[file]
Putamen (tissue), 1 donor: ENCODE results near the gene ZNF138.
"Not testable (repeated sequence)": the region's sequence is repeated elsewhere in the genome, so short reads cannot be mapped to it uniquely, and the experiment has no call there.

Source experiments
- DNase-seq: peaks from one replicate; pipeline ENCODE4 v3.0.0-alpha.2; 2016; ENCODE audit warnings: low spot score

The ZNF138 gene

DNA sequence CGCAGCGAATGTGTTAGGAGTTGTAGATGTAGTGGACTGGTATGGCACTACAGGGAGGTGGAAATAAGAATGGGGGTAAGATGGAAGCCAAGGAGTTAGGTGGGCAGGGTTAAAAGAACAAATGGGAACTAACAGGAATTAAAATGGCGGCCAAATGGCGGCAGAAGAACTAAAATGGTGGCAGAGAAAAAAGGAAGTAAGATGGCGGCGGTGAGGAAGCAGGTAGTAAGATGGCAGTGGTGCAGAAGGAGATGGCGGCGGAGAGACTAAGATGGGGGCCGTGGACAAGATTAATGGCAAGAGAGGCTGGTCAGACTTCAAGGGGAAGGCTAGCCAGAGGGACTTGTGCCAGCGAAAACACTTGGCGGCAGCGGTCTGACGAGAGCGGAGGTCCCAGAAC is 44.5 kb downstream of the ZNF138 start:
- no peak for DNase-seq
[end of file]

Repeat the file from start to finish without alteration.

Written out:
Putamen (tissue), 1 donor: ENCODE results near the gene ZNF138.
"Not testable (repeated sequence)": the region's sequence is repeated elsewhere in the genome, so short reads cannot be mapped to it uniquely, and the experiment has no call there.

Source experiments
- DNase-seq: peaks from one replicate; pipeline ENCODE4 v3.0.0-alpha.2; 2016; ENCODE audit warnings: low spot score

The ZNF138 gene

DNA sequence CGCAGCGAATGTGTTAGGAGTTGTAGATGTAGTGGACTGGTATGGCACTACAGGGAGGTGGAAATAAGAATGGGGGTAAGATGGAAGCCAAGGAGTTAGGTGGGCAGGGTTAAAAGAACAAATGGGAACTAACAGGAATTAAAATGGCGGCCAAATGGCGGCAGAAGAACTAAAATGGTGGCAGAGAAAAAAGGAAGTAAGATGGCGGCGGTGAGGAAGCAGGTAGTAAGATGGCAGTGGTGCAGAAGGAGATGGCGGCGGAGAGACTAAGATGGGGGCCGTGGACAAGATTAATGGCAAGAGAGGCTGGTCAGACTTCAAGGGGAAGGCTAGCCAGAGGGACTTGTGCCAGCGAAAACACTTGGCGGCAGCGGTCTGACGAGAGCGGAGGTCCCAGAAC is 44.5 kb downstream of the ZNF138 start:
- no peak for DNase-seq